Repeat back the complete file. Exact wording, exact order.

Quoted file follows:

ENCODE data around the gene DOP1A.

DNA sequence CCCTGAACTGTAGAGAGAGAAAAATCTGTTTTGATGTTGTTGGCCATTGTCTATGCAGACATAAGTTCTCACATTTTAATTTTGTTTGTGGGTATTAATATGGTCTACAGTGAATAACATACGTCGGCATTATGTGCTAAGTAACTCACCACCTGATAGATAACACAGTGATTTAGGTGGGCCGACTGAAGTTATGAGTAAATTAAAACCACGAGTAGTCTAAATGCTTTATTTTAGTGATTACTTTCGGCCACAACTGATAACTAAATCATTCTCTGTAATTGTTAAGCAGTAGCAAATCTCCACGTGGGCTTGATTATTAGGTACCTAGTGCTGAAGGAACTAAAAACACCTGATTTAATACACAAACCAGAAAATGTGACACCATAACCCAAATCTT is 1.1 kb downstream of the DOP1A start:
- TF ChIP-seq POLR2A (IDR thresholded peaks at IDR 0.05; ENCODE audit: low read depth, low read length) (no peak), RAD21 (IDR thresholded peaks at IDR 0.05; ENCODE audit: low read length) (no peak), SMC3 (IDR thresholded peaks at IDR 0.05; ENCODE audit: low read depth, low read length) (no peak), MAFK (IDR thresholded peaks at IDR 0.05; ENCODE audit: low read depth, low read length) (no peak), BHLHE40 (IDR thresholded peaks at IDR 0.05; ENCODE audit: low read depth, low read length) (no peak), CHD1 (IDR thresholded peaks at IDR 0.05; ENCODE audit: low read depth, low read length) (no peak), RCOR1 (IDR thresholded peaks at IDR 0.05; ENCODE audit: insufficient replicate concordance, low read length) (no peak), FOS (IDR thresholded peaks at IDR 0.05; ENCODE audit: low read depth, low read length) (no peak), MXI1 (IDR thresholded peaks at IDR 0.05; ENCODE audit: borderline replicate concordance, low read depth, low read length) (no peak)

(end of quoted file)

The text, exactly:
ENCODE data around the gene DOP1A.

DNA sequence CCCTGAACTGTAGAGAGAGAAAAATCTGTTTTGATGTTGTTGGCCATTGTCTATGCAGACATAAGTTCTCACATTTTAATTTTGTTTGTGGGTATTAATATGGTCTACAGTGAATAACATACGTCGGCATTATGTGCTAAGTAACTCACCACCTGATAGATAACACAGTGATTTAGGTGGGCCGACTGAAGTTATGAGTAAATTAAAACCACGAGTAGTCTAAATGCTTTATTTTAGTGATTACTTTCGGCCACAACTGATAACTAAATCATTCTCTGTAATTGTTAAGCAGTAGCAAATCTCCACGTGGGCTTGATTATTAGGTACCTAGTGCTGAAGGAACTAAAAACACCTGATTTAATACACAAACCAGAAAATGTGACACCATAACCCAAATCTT is 1.1 kb downstream of the DOP1A start:
- TF ChIP-seq POLR2A (IDR thresholded peaks at IDR 0.05; ENCODE audit: low read depth, low read length) (no peak), RAD21 (IDR thresholded peaks at IDR 0.05; ENCODE audit: low read length) (no peak), SMC3 (IDR thresholded peaks at IDR 0.05; ENCODE audit: low read depth, low read length) (no peak), MAFK (IDR thresholded peaks at IDR 0.05; ENCODE audit: low read depth, low read length) (no peak), BHLHE40 (IDR thresholded peaks at IDR 0.05; ENCODE audit: low read depth, low read length) (no peak), CHD1 (IDR thresholded peaks at IDR 0.05; ENCODE audit: low read depth, low read length) (no peak), RCOR1 (IDR thresholded peaks at IDR 0.05; ENCODE audit: insufficient replicate concordance, low read length) (no peak), FOS (IDR thresholded peaks at IDR 0.05; ENCODE audit: low read depth, low read length) (no peak), MXI1 (IDR thresholded peaks at IDR 0.05; ENCODE audit: borderline replicate concordance, low read depth, low read length) (no peak)